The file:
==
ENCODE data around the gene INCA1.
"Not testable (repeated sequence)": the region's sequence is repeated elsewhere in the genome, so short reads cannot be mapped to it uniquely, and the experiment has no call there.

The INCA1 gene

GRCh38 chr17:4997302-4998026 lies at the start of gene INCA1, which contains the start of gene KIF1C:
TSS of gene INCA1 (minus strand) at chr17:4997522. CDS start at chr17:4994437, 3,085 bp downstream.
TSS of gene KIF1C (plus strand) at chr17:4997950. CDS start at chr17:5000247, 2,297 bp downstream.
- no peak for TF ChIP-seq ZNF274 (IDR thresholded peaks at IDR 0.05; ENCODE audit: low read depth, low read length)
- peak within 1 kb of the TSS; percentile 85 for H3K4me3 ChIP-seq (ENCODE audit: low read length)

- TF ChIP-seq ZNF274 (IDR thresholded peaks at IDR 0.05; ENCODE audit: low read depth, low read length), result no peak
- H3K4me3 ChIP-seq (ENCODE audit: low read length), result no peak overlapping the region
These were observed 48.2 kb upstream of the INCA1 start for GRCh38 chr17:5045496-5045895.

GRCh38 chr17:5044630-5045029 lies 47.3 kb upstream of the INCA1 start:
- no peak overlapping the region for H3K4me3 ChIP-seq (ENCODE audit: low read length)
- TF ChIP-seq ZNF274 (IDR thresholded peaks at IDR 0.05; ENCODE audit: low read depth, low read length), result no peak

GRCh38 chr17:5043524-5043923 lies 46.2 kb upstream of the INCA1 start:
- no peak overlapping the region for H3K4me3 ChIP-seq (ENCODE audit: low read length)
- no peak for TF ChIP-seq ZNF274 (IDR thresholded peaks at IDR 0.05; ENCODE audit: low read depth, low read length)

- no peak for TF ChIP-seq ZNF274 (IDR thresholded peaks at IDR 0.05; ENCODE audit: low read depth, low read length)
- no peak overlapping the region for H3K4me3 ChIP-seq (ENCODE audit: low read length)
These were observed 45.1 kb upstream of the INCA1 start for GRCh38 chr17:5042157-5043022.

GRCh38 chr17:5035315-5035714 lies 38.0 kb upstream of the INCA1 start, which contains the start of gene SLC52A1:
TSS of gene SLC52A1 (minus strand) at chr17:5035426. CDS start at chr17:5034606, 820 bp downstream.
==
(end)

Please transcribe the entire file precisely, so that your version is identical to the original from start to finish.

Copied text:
ENCODE data around the gene INCA1.
"Not testable (repeated sequence)": the region's sequence is repeated elsewhere in the genome, so short reads cannot be mapped to it uniquely, and the experiment has no call there.

The INCA1 gene

GRCh38 chr17:4997302-4998026 lies at the start of gene INCA1, which contains the start of gene KIF1C:
TSS of gene INCA1 (minus strand) at chr17:4997522. CDS start at chr17:4994437, 3,085 bp downstream.
TSS of gene KIF1C (plus strand) at chr17:4997950. CDS start at chr17:5000247, 2,297 bp downstream.
- no peak for TF ChIP-seq ZNF274 (IDR thresholded peaks at IDR 0.05; ENCODE audit: low read depth, low read length)
- peak within 1 kb of the TSS; percentile 85 for H3K4me3 ChIP-seq (ENCODE audit: low read length)

- TF ChIP-seq ZNF274 (IDR thresholded peaks at IDR 0.05; ENCODE audit: low read depth, low read length), result no peak
- H3K4me3 ChIP-seq (ENCODE audit: low read length), result no peak overlapping the region
These were observed 48.2 kb upstream of the INCA1 start for GRCh38 chr17:5045496-5045895.

GRCh38 chr17:5044630-5045029 lies 47.3 kb upstream of the INCA1 start:
- no peak overlapping the region for H3K4me3 ChIP-seq (ENCODE audit: low read length)
- TF ChIP-seq ZNF274 (IDR thresholded peaks at IDR 0.05; ENCODE audit: low read depth, low read length), result no peak

GRCh38 chr17:5043524-5043923 lies 46.2 kb upstream of the INCA1 start:
- no peak overlapping the region for H3K4me3 ChIP-seq (ENCODE audit: low read length)
- no peak for TF ChIP-seq ZNF274 (IDR thresholded peaks at IDR 0.05; ENCODE audit: low read depth, low read length)

- no peak for TF ChIP-seq ZNF274 (IDR thresholded peaks at IDR 0.05; ENCODE audit: low read depth, low read length)
- no peak overlapping the region for H3K4me3 ChIP-seq (ENCODE audit: low read length)
These were observed 45.1 kb upstream of the INCA1 start for GRCh38 chr17:5042157-5043022.

GRCh38 chr17:5035315-5035714 lies 38.0 kb upstream of the INCA1 start, which contains the start of gene SLC52A1:
TSS of gene SLC52A1 (minus strand) at chr17:5035426. CDS start at chr17:5034606, 820 bp downstream.